People have always sought a connection between music and their mood. However, nowadays, we see an increasing number of people who want music to match their activity. For certain activities (for example, working out at the gym) it is relatively easy to find the necessary music. However, for other activities, such as getting work done, or having business discussions, very little is known about what kind of music is appropriate. CrowdRec collected evidence from research carried out in the areas of neuroscience and psychology that has a bearing on the use of music for life activities. Their findings point to the importance of several signal level properties of music, including tempo, lyrics, and acoustic distractors. Currently, recommender systems do not take these properties into account when recommending music. As a result of research with the CrowdRec project [Demetriou, A., Larson, M. and Liem, C.C., (2016). Go with the flow: when listeners use music as technology. In Proceedings of ISMIR 2016. https://wp.nyu.edu/ismir2016/wp-content/uploads/sites/2294/2016/07/068_Paper.pdf], Kollekt curators have access to information about signal level properties that are important for finding music that provides an appropriate background for people’s daily activities. The signal analysis tools developed by CrowdRec within the CurRec CCP can support them by speeding up the process of filtering music with the right properties, allowing the curators to create new playlists more quickly and with confidence.
Feedback App (XING)
Before XING joined the CrowdRec project, there were no feedback mechanisms in place that allowed users of the XING recommender systems to provide explicit feedback. The recommender algorithms were solely relying on implicit feedback such as clicks in order to understand whether a user perceived a recommendation as relevant or not. As part of the CrowdRec requirement analysis, we identified that “providing engaging feedback mechanisms” was one of the top four challenges that we aimed to solve during the CrowdRec project.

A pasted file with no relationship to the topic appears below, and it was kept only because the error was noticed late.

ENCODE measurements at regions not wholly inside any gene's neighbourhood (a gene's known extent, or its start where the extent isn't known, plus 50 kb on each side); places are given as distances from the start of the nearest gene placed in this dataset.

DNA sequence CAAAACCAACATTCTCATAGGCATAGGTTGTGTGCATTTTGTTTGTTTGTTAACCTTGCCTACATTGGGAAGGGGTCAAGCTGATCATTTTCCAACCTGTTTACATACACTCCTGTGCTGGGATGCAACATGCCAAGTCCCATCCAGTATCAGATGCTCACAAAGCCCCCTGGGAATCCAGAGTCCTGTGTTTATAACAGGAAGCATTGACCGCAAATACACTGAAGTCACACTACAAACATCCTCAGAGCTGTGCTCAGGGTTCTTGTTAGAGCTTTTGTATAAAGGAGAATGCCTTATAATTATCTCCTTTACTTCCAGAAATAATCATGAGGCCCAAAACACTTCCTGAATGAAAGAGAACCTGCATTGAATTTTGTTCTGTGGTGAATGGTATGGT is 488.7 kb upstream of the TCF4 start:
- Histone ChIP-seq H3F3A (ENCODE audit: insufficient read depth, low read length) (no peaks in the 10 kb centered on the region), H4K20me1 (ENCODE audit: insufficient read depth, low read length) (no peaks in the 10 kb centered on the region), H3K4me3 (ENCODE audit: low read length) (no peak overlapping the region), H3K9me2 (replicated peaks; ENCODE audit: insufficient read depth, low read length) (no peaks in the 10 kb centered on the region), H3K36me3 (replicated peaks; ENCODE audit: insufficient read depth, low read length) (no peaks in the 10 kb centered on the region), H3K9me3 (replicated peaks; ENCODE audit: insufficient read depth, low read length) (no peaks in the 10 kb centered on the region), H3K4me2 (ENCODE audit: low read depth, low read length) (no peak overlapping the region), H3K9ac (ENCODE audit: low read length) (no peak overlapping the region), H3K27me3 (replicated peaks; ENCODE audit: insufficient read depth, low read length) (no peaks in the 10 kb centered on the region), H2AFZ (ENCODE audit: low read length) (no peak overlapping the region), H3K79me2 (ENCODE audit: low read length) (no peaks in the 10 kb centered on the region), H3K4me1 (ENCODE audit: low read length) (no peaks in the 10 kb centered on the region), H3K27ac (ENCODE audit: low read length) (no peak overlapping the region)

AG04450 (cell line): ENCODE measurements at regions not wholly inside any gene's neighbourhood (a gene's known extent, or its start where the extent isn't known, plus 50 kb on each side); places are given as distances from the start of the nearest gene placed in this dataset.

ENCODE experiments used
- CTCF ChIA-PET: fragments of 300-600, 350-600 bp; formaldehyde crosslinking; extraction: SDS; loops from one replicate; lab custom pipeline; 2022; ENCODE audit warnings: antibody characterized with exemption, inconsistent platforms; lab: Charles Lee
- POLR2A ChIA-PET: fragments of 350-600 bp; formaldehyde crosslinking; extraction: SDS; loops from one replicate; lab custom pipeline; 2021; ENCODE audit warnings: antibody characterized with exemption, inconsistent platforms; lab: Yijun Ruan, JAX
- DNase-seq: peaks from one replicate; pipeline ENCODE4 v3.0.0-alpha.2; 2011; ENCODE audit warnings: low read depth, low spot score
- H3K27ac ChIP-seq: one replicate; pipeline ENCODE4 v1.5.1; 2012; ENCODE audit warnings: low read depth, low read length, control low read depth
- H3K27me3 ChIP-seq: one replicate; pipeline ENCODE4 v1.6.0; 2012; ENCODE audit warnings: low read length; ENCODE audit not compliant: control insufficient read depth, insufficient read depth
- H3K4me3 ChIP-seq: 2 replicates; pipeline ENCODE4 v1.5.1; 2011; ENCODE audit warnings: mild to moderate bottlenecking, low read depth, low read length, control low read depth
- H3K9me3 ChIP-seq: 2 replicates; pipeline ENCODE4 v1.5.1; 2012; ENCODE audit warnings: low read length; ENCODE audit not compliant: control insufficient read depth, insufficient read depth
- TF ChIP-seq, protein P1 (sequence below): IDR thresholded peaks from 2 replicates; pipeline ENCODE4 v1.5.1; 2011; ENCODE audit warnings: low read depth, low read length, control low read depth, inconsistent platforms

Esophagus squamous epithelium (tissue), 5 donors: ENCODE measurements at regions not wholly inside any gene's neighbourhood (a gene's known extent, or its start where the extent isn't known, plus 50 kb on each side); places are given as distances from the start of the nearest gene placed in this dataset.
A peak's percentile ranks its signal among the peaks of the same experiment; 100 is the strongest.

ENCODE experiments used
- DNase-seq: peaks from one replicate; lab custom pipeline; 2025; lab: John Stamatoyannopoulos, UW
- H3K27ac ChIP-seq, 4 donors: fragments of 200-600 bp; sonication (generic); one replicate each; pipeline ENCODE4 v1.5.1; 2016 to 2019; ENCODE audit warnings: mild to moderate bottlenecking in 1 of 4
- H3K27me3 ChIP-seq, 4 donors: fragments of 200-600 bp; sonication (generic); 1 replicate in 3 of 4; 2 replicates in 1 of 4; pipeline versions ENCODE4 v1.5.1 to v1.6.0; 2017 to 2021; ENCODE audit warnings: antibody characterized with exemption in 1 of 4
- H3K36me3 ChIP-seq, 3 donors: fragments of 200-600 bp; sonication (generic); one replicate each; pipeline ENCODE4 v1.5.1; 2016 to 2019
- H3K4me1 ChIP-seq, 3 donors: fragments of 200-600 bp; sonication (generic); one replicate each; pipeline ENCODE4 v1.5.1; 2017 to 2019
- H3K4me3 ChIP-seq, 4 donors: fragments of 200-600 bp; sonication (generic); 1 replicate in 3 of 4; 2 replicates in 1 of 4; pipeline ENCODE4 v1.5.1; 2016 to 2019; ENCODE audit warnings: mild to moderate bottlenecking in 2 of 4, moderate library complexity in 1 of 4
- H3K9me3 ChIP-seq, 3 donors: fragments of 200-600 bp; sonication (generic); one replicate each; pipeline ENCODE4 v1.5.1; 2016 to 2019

Therefore, CrowdRec partners designed and implemented the first version of the so-called CrowdRec Feedback App which was deployed and released to the XING users just two months after the requirement analysis. In its first version, it allowed XING to ask their users survey-like questions (e.g. “How happy are you with your job recommendations in general?”) and enabled XING users to rate the relevance of their recommendations on a five-star rating scale. During the project, CrowdRec partners developed the Feedback App towards a more powerful feedback tool with lightweight gamification elements and playful functionality for explaining why an item was recommended to the user (c.f. “Is this job for me?” feature).
Today, the Feedback App is used for all main recommender systems on XING. The CrowdRec Feedback App increased user engagement and allowed XING’s Data Science team to follow a new modus operandi when it comes to the development of their recommender systems (e.g. new KPIs such as “user satisfaction scores” and written feedback allow the team to quickly react to trending issues). Finally, the feedback and particularly the more than 800,000 ratings that were collected during the CrowdRec project, led to various new models and algorithms that were implemented and deployed on XING. Those feedback-based algorithms increased the relevance of XING’s recommendations significantly (e.g. click-through rates of XING’ job recommendation system more than doubled over the course of the CrowdRec project). CrowdRec models for predicting relevance ratings moreover allowed for new applications such as identifying best matching candidates which is today the core of a new XING product: the XING referral manager (https://xrm.xing.com).